Climate Change Associated with Global Teleconnections, Volcanic Eruptions, and the Arctic’s Snow-Ice Albedo in Godthab, Greenland


To study the impact of climate change on Godthab(Greenland), temperature and precipitation gathered from the Global Historical Climatology Network (GHCN) were analyzed for patterns within 1866-2011. Both temperature and precipitation have experienced an overall increase throughout the past 146 years. Precipitation, however, has experienced a declining trend since 1985. North Atlantic Oscillation (NAO) and Arctic Oscillation (AO) indices showed strong correlations with average annual temperature (R = ?0.6) and smaller correlations with annual total precipitation (R = ?0.2). There are moderate correlations between temperature, precipitation, and Southern-Oscillation Index (SOI). The positive phases of Pacific-North American (PNA) led to increased winter and spring precipitation. The climate mode’s influential strength on Godthab’s temperature and precipitation, vary seasonally. In contrast with global average temperatures, Greenland has not experienced a continual warming trend since the 1950s; 30- and 10-year trends show a cooling period between 1965 and 1995. From 1866 to 2011, Godthab’s average annual temperature has increased by 1.9?C, and is anticipated to continue to warm in accordance with the global warming trend and the Arctic’s associated feedback mechanisms.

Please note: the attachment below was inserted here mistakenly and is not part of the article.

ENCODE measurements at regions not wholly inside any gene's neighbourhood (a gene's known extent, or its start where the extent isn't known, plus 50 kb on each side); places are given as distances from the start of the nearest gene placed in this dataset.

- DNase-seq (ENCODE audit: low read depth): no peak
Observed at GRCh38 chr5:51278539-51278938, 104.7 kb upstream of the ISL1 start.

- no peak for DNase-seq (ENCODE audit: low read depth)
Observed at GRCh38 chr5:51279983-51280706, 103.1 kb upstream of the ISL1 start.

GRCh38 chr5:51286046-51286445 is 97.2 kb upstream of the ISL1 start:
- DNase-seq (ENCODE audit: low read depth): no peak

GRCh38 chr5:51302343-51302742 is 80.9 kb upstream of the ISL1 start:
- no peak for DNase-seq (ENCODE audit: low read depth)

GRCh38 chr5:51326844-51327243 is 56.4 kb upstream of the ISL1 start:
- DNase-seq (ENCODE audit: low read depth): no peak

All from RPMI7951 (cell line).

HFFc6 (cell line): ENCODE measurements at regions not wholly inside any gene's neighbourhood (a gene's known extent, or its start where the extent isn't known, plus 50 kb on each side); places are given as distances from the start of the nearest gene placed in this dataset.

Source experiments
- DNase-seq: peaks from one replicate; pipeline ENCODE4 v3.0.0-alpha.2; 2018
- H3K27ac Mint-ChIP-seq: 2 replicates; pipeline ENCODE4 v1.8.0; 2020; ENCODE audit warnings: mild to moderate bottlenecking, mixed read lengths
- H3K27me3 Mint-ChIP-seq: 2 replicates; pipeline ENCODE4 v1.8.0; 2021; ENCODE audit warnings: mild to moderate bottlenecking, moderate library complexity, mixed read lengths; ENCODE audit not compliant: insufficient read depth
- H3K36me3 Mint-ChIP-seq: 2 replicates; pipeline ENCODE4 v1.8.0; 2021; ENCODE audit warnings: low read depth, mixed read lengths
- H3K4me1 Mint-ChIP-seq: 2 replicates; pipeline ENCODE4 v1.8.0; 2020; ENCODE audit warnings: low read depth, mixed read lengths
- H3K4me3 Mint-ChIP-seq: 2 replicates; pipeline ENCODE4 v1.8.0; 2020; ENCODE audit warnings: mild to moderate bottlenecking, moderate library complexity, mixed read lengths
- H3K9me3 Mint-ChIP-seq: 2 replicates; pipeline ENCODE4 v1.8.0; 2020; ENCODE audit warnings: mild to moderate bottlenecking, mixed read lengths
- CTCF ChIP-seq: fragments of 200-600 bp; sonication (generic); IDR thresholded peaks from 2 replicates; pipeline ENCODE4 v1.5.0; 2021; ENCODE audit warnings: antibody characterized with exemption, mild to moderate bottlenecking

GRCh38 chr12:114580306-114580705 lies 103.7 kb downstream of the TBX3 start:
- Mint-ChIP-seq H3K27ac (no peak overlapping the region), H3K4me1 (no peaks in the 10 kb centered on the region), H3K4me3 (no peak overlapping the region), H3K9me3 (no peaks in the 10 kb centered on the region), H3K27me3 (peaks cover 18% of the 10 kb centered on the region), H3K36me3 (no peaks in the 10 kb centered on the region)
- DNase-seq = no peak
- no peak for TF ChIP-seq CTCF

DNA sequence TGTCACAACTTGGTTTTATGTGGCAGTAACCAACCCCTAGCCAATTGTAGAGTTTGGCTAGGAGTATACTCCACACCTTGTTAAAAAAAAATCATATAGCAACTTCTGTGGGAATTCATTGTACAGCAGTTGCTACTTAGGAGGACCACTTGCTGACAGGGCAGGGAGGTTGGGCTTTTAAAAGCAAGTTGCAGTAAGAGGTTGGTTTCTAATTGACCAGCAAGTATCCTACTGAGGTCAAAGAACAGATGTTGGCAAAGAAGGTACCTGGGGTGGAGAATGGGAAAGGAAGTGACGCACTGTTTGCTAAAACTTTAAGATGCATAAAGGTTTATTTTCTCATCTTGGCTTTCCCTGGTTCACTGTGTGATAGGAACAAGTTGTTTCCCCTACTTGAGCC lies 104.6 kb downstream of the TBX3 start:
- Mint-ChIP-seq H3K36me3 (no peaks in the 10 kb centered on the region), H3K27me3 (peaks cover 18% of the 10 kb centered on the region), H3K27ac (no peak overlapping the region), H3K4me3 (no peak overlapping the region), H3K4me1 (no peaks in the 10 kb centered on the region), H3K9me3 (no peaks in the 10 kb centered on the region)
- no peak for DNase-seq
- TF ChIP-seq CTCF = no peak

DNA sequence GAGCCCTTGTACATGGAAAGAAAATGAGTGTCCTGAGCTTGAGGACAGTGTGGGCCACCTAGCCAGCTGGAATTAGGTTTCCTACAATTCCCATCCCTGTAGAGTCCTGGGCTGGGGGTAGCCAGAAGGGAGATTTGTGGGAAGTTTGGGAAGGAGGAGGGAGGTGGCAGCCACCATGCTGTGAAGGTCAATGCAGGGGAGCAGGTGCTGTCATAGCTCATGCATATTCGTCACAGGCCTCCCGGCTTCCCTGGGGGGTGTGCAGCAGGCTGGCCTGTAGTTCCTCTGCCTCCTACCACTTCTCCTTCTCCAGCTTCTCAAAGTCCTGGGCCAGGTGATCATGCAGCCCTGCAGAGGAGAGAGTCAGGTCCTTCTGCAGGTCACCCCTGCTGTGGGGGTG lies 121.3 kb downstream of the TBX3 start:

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A. Penner and J. Binyamin, "Climate Change Associated with Global Teleconnections, Volcanic Eruptions, and the Arctic’s Snow-Ice Albedo in Godthab, Greenland," Atmospheric and Climate Sciences, Vol. 3 No. 1, 2013, pp. 31-40. doi: 10.4236/acs.2013.31005.

Conflicts of Interest

The authors declare no conflicts of interest.


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